This upcoming Wednesday, the European Commission is expected to reveal a tax proposal would require digital media companies — including Apple — to pay based on where they generate revenue, rather than where they choose to locate their European headquarters.
The Irish government has reportedly selected Bank of New York Mellon to control an escrow fund holding up to $18.6 billion in back taxes collected from Apple, pending attempts to reverse a ruling by the European Commission.
The European Commission is willing to withdraw its court case against the Irish government for failing to collect some $16 billion in back taxes from Apple — but only if the country collects the full amount, the E.U.'s Competition Commissioner said in an interview.
The head of Ireland's Revenue Commission has advised the calculations of Apple's unpaid tax bill are almost complete, with the final total the iPhone producer will be expected to pay the government thought to be around 13 billion euro ($16 billion), close to initial estimates for the European Commission-mandated payment.
Apple on Friday announced that its "App Development with Swift" curriculum is being adopted by 70 European schools, including ones in the U.K., Germany, France, Italy, Spain, the Netherlands, Sweden, Denmark, Norway, Austria, Belgium, the Czech Republic, Ireland, Luxembourg, Poland, and Portugal.
Ireland's attempt to collect an estimated 13 billion euro ($15.9 billion) in unpaid taxes could take longer than previously thought, after Prime Minister Leo Varadkar advised to EU lawmakers that initial payments could commence during the second quarter of this year.
Apple has leveled a lawsuit against Attac — the Association for the Taxation of Financial Transactions and Citizen's Action — which ran protests at a number of French Apple stores on Dec. 2, including a brief occupation of the company's flagship Opera store in Paris.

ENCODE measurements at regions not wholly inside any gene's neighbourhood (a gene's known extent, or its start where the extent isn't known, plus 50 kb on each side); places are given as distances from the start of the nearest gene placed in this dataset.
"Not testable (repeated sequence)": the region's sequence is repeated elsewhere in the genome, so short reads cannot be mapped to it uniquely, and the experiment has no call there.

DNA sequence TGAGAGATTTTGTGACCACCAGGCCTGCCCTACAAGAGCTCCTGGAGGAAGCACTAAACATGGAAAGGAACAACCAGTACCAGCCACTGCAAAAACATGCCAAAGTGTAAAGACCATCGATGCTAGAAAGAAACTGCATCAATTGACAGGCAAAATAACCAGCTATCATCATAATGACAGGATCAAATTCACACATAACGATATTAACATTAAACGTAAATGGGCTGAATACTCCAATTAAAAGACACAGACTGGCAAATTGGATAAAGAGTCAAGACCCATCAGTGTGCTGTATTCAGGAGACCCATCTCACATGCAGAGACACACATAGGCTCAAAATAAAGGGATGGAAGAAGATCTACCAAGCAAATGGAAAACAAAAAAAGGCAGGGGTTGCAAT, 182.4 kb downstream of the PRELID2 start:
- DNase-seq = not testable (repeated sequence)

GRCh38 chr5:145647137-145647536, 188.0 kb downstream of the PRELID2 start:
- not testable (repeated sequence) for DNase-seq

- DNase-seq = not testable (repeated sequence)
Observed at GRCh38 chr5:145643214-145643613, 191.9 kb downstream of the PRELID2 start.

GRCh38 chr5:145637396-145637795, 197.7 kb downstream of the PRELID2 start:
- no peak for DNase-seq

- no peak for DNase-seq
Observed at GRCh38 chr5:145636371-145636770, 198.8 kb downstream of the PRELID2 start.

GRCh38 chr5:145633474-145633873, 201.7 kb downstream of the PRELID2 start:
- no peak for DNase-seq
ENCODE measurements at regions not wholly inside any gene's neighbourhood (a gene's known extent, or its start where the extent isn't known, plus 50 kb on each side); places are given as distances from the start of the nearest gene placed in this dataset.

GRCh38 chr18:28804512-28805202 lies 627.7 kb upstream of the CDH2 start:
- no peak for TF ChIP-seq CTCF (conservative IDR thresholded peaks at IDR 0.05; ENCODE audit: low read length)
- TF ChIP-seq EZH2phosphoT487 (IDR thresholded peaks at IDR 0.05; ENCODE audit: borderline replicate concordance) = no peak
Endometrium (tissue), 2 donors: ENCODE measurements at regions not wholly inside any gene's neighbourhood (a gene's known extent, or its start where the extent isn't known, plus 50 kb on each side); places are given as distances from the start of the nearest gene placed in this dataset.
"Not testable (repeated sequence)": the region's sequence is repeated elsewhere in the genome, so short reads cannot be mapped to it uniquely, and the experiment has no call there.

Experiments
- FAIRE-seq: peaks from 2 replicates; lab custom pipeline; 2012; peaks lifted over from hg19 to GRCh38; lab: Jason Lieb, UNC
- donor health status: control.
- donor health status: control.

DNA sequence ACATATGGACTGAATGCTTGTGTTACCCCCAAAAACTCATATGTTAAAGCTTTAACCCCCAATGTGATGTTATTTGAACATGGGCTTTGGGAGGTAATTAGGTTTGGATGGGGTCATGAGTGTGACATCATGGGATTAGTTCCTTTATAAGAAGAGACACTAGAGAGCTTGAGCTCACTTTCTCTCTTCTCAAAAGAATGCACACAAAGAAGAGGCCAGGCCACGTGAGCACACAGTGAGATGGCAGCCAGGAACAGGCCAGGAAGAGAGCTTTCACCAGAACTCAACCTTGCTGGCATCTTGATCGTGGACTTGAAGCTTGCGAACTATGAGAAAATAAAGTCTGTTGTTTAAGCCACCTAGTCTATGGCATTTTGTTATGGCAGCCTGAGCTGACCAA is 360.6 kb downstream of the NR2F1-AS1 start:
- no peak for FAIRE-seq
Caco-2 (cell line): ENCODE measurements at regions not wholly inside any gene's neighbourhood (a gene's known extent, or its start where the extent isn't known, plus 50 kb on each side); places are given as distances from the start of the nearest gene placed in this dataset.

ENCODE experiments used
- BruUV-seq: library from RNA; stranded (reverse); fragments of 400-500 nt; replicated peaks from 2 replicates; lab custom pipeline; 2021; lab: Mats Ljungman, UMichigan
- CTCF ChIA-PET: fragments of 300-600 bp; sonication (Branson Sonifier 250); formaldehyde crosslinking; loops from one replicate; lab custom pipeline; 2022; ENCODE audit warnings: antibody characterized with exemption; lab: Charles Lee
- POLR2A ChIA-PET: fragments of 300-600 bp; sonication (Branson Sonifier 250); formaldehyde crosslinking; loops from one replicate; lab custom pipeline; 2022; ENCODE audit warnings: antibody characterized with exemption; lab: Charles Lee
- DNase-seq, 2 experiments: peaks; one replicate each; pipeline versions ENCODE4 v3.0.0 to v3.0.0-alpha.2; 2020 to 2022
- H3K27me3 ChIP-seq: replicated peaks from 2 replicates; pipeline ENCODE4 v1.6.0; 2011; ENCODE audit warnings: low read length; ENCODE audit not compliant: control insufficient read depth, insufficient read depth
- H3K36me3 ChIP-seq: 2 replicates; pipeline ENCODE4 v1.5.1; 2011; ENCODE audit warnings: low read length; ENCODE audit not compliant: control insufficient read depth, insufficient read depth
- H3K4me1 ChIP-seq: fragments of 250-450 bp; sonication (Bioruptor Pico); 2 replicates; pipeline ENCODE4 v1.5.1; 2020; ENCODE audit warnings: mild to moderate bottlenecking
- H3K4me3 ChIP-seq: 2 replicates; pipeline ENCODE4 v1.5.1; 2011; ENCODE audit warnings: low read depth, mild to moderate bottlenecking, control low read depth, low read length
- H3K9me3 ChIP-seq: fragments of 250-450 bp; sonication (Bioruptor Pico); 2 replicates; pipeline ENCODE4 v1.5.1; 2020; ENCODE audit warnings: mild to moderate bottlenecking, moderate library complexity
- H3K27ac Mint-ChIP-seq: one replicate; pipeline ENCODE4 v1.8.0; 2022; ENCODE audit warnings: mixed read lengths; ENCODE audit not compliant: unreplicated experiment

The European Union's General Court has refused a U.S. government request to intervene in Apple's appeal of a 2016 European Commission ruling, which ordered Ireland to collect approximately $15.3 billion in back taxes from the company.
An activist organization staged a series of protests at French Apple stores on Saturday, calling on the company to pay the $15.5 billion in back taxes the Irish government has been ordered to collect by the European Commission.
The European Union's competition commissioner has asked Apple to update details on its tax situation, following allegations that the company relocated some operations from Ireland to Jersey to avoid higher rates.
In a rare blog posting, Apple listed a series of inaccuracies in the "Paradise Papers" tax story reported by the International Consortium of Investigative Journalists, while outlining its business in Cork, Ireland; emphasizing that the company is the "largest taxpayer in the world" and repeating that it "pays every dollar it owes in every country around the world."
After a 2013 investigation into its Irish tax affairs, Apple continued to avoid paying billions of dollars in taxes by changing its structure, moving the holding firm for over $250 billion in cash reserves to the Channel Islands, this week's "Paradise Papers" leak has revealed.
Two of the Athenry residents who have long opposed Apple's Irish data center are hoping to appeal a Commercial Court decision which otherwise greenlit the $1 billion project, potentially signalling yet more delays.
Confirming an earlier report, the European Commission on Wednesday said it will bring Ireland to the European Court of Justice for failing to collect at least $15 billion in back taxes from Apple, which were originally due Jan. 3.